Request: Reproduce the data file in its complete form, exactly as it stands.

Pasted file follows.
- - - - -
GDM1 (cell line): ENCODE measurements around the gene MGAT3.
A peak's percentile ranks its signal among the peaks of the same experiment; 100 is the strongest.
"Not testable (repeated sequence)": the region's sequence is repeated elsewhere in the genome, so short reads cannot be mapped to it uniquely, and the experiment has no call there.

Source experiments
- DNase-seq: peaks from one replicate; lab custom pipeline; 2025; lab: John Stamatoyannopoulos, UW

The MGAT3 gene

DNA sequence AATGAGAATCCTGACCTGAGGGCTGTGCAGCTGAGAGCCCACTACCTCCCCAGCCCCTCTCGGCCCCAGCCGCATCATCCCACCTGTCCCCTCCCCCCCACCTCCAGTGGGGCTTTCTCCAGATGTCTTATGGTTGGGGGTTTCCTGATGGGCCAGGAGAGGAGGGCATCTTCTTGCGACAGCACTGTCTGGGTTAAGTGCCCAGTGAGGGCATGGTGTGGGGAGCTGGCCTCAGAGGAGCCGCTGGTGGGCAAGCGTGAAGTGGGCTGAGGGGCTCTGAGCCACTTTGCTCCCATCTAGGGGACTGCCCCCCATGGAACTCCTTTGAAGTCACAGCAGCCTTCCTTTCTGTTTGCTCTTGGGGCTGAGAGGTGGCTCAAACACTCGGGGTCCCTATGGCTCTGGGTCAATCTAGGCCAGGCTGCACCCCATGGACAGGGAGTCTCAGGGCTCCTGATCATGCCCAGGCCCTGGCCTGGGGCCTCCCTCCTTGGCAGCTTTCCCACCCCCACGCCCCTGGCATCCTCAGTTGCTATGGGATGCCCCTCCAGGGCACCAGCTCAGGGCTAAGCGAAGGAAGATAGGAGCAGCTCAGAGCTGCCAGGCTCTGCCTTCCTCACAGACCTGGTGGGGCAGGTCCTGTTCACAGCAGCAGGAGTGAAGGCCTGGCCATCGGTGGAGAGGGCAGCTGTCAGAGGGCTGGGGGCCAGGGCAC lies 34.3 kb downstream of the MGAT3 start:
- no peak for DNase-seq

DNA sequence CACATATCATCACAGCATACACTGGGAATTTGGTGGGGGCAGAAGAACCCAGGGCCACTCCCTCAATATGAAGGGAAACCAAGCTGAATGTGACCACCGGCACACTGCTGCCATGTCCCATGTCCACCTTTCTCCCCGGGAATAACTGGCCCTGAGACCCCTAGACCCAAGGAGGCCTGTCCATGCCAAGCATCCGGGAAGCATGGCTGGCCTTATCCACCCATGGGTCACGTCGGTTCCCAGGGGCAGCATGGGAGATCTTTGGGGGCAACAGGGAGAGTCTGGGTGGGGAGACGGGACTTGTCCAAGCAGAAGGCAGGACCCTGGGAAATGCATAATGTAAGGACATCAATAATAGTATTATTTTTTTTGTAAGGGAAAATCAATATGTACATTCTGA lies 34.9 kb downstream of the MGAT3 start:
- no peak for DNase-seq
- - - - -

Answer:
GDM1 (cell line): ENCODE measurements around the gene MGAT3.
A peak's percentile ranks its signal among the peaks of the same experiment; 100 is the strongest.
"Not testable (repeated sequence)": the region's sequence is repeated elsewhere in the genome, so short reads cannot be mapped to it uniquely, and the experiment has no call there.

Source experiments
- DNase-seq: peaks from one replicate; lab custom pipeline; 2025; lab: John Stamatoyannopoulos, UW

The MGAT3 gene

DNA sequence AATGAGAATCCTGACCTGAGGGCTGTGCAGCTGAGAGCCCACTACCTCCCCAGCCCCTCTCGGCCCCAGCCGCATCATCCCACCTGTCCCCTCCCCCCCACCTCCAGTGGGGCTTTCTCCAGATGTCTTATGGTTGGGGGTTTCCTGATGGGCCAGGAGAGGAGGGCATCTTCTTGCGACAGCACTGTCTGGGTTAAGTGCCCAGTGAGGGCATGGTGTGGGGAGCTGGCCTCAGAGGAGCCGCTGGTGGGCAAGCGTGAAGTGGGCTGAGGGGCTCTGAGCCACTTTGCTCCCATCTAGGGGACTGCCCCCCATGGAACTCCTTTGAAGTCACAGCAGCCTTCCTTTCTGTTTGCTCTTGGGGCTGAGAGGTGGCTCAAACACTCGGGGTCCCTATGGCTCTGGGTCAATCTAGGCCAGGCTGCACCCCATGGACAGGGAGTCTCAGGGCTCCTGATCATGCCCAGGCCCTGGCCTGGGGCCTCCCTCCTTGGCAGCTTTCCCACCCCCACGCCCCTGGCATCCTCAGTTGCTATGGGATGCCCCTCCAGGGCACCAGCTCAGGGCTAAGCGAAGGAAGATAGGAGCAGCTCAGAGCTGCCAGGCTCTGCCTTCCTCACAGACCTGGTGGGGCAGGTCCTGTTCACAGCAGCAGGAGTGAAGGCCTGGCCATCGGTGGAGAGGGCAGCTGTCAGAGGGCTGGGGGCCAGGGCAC lies 34.3 kb downstream of the MGAT3 start:
- no peak for DNase-seq

DNA sequence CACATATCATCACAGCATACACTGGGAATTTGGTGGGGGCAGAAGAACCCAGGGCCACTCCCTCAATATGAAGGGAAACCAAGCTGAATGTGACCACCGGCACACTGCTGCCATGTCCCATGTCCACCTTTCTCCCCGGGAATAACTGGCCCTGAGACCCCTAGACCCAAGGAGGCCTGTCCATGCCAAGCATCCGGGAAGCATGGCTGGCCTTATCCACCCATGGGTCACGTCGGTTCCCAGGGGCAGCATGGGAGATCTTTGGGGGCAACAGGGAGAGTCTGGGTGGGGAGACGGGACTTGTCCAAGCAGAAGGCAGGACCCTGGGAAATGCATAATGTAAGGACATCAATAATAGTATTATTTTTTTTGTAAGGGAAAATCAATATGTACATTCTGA lies 34.9 kb downstream of the MGAT3 start:
- no peak for DNase-seq